Implementation of Macrophyte Effects on Hydrodynamics in EFDC+
Submerged macrophytes are part of an essential relationship between the physical habitat and the biological community. The EFDC+ code in EEMS 12 has been enhanced to simulate macrophyte growth through the vertical layers of the model and simulate the impact of the drag induced by the vegetation.
Submerged aquatic vegetation (SAV) or submerged macrophytes form a critical link between the physical habitat and the biological community by significantly contributing to the total primary production and nutrient cycling in the water systems. SAVs also bind the sediments to the bed, stabilize sediments, buffer the shoreline, and minimize erosion by dampening the energy of incoming waves. By retarding water currents, they allow suspended sediments to settle, and water clarity is improved. As a result, macrophytes are often a desirable component of the ecosystem.
In the existing water quality module in the EFDC+ code, the macrophyte class is attached to the bottom layer and only coupled to other water quality components such as phytoplankton, dissolved oxygen, nutrients, etc. The hydrodynamic impact of macrophytes is not considered. The macrophyte module in the EFDC+ version 12.0 has been enhanced to improve the simulation. This enhancement has two primary objectives:
- Allowing the macrophyte to grow upwards from the bottom layer through model layers.
- Modeling the hydrodynamic effects produced by the macrophyte drag.
Macrophyte Growth through Model Layers
The upward macrophyte growth from the bottom through model layers is illustrated in Figure 1. A layered threshold value of biomass concentration is specified for the simulated macrophyte group. Upward growth is accomplished by moving the biomass of a layer to the layer above in the case where the concentration in the layer is greater than a threshold value, and the concentration in the upper layer is less than the same threshold value.
Macrophyte Impact on Hydrodynamics
The resistance of flow through the macrophyte is dependent on the flow velocity, macrophyte distribution, and hydrodynamic properties associated with stems and leaves. Like the vegetation module, to model the additional flow resistance of macrophytes, the drag of individual stems and leaves is summed to determine the total drag force in a model cell. Here, the drag force on a rigid obstacle has been introduced as a sink term into the Navier-Stokes equations and can be calculated as:
Where U is the velocity averaged, C_D is the experimental drag coefficient, which corresponds to the shape and diameter of the macrophyte, \lambda is the stem density.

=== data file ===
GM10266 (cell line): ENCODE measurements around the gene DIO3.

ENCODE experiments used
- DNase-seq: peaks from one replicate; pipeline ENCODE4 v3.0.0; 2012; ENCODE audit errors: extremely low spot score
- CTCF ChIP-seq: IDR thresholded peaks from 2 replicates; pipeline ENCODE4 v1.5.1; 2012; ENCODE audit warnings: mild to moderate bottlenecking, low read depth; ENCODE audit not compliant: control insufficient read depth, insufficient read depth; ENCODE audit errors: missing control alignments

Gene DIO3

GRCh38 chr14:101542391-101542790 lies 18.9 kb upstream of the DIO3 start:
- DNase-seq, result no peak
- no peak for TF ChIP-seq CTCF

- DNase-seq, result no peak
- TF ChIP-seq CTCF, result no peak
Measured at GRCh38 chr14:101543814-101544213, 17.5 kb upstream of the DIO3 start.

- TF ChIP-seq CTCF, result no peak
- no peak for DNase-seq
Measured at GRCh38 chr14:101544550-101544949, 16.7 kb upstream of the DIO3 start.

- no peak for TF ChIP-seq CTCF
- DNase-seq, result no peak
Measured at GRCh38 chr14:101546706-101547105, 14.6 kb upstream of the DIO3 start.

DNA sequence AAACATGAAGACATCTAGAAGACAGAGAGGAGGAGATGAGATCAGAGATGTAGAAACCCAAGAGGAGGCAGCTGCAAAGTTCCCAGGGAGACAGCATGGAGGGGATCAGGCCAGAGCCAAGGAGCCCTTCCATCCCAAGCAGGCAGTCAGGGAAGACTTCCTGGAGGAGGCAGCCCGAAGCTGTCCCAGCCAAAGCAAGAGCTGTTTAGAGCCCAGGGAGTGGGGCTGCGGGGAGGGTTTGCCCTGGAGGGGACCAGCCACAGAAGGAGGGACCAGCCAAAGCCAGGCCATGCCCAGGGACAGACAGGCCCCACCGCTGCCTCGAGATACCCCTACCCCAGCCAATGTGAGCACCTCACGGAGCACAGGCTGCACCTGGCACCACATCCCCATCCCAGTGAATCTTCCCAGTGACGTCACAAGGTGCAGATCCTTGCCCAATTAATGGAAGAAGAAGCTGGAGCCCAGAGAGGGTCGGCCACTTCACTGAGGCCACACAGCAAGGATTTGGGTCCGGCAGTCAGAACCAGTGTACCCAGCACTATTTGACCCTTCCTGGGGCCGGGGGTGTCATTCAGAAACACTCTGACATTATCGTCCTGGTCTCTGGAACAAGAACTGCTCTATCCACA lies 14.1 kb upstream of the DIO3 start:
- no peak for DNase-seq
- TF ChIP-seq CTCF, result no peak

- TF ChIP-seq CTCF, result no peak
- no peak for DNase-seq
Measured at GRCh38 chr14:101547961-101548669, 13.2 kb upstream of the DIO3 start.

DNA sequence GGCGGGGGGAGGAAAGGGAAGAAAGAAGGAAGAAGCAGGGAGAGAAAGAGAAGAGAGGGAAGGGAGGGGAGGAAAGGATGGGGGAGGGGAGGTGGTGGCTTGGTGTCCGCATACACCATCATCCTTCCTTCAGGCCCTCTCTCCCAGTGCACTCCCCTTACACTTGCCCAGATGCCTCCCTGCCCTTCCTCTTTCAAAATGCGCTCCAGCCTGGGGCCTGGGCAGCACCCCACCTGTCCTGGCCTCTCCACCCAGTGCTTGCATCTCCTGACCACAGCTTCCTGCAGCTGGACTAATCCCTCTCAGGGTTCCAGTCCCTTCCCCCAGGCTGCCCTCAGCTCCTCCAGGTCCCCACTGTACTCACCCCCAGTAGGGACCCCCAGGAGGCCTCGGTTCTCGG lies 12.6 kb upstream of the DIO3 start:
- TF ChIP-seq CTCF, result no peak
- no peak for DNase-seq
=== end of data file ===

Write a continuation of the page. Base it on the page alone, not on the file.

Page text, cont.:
The extension of macrophyte on hydrodynamic feedback was tested on a model of a river in North America, where the extensive macrophyte population is found along the bank. Two model runs were performed, in which the second run included the macrophyte hydrodynamic feedback option. The objective is to demonstrate the impact of macrophyte growth on the hydrodynamic behavior of the river. Model parameters of macrophyte include Nominal Stem Diameter: 0.02 (m), Stem Density: 30 (stems/m2), Threshold to Allow Growth Between Layers: 40(g C/m2/m)
The results of velocity magnitude with and without macrophyte hydrodynamic feedback, together with the temporal evolution of macrophyte height at a cell, are compared in Figure 2. From January to March, the macrophyte does not grow, and macrophyte concentration and height stay at a small value. Hence, no significant impact on the water velocity was observed. However, a substantial reduction in the flow velocity can be observed from April. This reduction can be attributed to the rapid growth of the macrophyte, and its increased dimension causes resistance of flow.
In conclusion, the upgraded macrophyte module was able to predict the increase in macrophyte growth and simulate the hydrodynamic impacts on the water system. Together with the water quality module, this can be used as a tool to investigate water resource issues related to macrophytes.
Do you want to try these options for yourself? You can start by downloading EEMS and activating in the free demo mode and then running our demonstration model. To see these features in action, head over to our YouTube page.
Please get in touch with us if you have comments or questions. For more information on EFDC+ capabilities, contact the DSI team today.
Talk to the experts
Paul Craig, PE
President and Senior Consultant
Tran Duc Kien, Ph.D.
Water Resources Engineer